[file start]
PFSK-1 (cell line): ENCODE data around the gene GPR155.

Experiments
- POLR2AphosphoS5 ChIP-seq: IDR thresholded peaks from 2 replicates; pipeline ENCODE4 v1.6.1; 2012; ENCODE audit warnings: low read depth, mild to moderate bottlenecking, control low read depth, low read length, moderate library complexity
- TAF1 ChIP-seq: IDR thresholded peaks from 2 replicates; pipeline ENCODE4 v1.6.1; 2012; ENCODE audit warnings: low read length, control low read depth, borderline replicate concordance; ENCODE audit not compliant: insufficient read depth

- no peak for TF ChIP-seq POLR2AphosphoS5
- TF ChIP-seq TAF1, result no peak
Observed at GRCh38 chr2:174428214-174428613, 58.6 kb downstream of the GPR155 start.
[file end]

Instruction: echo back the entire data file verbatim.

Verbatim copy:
PFSK-1 (cell line): ENCODE data around the gene GPR155.

Experiments
- POLR2AphosphoS5 ChIP-seq: IDR thresholded peaks from 2 replicates; pipeline ENCODE4 v1.6.1; 2012; ENCODE audit warnings: low read depth, mild to moderate bottlenecking, control low read depth, low read length, moderate library complexity
- TAF1 ChIP-seq: IDR thresholded peaks from 2 replicates; pipeline ENCODE4 v1.6.1; 2012; ENCODE audit warnings: low read length, control low read depth, borderline replicate concordance; ENCODE audit not compliant: insufficient read depth

- no peak for TF ChIP-seq POLR2AphosphoS5
- TF ChIP-seq TAF1, result no peak
Observed at GRCh38 chr2:174428214-174428613, 58.6 kb downstream of the GPR155 start.